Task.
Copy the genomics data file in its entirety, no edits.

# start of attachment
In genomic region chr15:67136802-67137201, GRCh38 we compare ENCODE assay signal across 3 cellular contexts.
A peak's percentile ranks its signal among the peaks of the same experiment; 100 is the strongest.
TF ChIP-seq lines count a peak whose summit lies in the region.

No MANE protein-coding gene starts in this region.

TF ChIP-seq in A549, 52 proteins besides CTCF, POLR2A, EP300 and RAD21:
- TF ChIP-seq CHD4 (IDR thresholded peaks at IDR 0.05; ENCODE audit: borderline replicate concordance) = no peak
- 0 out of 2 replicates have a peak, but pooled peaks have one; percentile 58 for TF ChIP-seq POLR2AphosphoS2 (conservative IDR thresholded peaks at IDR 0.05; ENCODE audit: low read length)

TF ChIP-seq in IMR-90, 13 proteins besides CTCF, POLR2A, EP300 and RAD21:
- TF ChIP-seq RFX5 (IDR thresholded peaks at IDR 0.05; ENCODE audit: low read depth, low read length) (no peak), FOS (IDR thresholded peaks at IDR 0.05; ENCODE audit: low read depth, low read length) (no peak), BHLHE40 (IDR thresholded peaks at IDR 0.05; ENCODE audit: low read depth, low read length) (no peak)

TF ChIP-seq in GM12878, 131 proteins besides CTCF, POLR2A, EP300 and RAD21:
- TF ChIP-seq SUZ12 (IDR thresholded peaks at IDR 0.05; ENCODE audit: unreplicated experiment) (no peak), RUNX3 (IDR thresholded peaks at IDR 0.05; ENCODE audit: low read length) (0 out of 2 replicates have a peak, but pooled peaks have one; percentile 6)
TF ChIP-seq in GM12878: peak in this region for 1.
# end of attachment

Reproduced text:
In genomic region chr15:67136802-67137201, GRCh38 we compare ENCODE assay signal across 3 cellular contexts.
A peak's percentile ranks its signal among the peaks of the same experiment; 100 is the strongest.
TF ChIP-seq lines count a peak whose summit lies in the region.

No MANE protein-coding gene starts in this region.

TF ChIP-seq in A549, 52 proteins besides CTCF, POLR2A, EP300 and RAD21:
- TF ChIP-seq CHD4 (IDR thresholded peaks at IDR 0.05; ENCODE audit: borderline replicate concordance) = no peak
- 0 out of 2 replicates have a peak, but pooled peaks have one; percentile 58 for TF ChIP-seq POLR2AphosphoS2 (conservative IDR thresholded peaks at IDR 0.05; ENCODE audit: low read length)

TF ChIP-seq in IMR-90, 13 proteins besides CTCF, POLR2A, EP300 and RAD21:
- TF ChIP-seq RFX5 (IDR thresholded peaks at IDR 0.05; ENCODE audit: low read depth, low read length) (no peak), FOS (IDR thresholded peaks at IDR 0.05; ENCODE audit: low read depth, low read length) (no peak), BHLHE40 (IDR thresholded peaks at IDR 0.05; ENCODE audit: low read depth, low read length) (no peak)

TF ChIP-seq in GM12878, 131 proteins besides CTCF, POLR2A, EP300 and RAD21:
- TF ChIP-seq SUZ12 (IDR thresholded peaks at IDR 0.05; ENCODE audit: unreplicated experiment) (no peak), RUNX3 (IDR thresholded peaks at IDR 0.05; ENCODE audit: low read length) (0 out of 2 replicates have a peak, but pooled peaks have one; percentile 6)
TF ChIP-seq in GM12878: peak in this region for 1.